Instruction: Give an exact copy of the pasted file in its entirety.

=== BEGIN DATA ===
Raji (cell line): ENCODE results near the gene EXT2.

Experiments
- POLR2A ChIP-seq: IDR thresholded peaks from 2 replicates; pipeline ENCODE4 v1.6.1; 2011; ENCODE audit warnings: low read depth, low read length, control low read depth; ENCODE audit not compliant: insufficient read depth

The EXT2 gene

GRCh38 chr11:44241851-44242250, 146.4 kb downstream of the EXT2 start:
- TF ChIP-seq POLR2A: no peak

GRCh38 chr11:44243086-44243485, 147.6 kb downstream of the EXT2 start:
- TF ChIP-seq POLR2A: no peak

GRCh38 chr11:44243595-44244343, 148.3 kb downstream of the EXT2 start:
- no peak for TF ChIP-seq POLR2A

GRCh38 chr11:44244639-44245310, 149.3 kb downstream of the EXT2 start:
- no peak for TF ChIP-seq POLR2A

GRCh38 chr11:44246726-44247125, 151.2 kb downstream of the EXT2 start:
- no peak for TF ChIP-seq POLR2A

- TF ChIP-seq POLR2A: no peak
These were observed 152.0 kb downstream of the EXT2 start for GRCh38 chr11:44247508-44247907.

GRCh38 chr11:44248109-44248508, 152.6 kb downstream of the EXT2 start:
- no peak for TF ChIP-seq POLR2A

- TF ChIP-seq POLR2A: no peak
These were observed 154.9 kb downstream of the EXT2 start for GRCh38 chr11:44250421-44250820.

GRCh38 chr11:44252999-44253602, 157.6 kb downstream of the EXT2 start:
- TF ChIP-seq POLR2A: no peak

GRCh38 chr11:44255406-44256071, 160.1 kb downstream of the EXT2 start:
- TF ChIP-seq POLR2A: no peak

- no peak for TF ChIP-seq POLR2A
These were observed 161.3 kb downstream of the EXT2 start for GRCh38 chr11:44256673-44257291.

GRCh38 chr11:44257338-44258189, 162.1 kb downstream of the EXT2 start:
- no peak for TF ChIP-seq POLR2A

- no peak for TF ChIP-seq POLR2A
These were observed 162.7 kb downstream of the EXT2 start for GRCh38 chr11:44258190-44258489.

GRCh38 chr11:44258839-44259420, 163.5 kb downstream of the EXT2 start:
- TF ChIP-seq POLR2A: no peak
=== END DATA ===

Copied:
Raji (cell line): ENCODE results near the gene EXT2.

Experiments
- POLR2A ChIP-seq: IDR thresholded peaks from 2 replicates; pipeline ENCODE4 v1.6.1; 2011; ENCODE audit warnings: low read depth, low read length, control low read depth; ENCODE audit not compliant: insufficient read depth

The EXT2 gene

GRCh38 chr11:44241851-44242250, 146.4 kb downstream of the EXT2 start:
- TF ChIP-seq POLR2A: no peak

GRCh38 chr11:44243086-44243485, 147.6 kb downstream of the EXT2 start:
- TF ChIP-seq POLR2A: no peak

GRCh38 chr11:44243595-44244343, 148.3 kb downstream of the EXT2 start:
- no peak for TF ChIP-seq POLR2A

GRCh38 chr11:44244639-44245310, 149.3 kb downstream of the EXT2 start:
- no peak for TF ChIP-seq POLR2A

GRCh38 chr11:44246726-44247125, 151.2 kb downstream of the EXT2 start:
- no peak for TF ChIP-seq POLR2A

- TF ChIP-seq POLR2A: no peak
These were observed 152.0 kb downstream of the EXT2 start for GRCh38 chr11:44247508-44247907.

GRCh38 chr11:44248109-44248508, 152.6 kb downstream of the EXT2 start:
- no peak for TF ChIP-seq POLR2A

- TF ChIP-seq POLR2A: no peak
These were observed 154.9 kb downstream of the EXT2 start for GRCh38 chr11:44250421-44250820.

GRCh38 chr11:44252999-44253602, 157.6 kb downstream of the EXT2 start:
- TF ChIP-seq POLR2A: no peak

GRCh38 chr11:44255406-44256071, 160.1 kb downstream of the EXT2 start:
- TF ChIP-seq POLR2A: no peak

- no peak for TF ChIP-seq POLR2A
These were observed 161.3 kb downstream of the EXT2 start for GRCh38 chr11:44256673-44257291.

GRCh38 chr11:44257338-44258189, 162.1 kb downstream of the EXT2 start:
- no peak for TF ChIP-seq POLR2A

- no peak for TF ChIP-seq POLR2A
These were observed 162.7 kb downstream of the EXT2 start for GRCh38 chr11:44258190-44258489.

GRCh38 chr11:44258839-44259420, 163.5 kb downstream of the EXT2 start:
- TF ChIP-seq POLR2A: no peak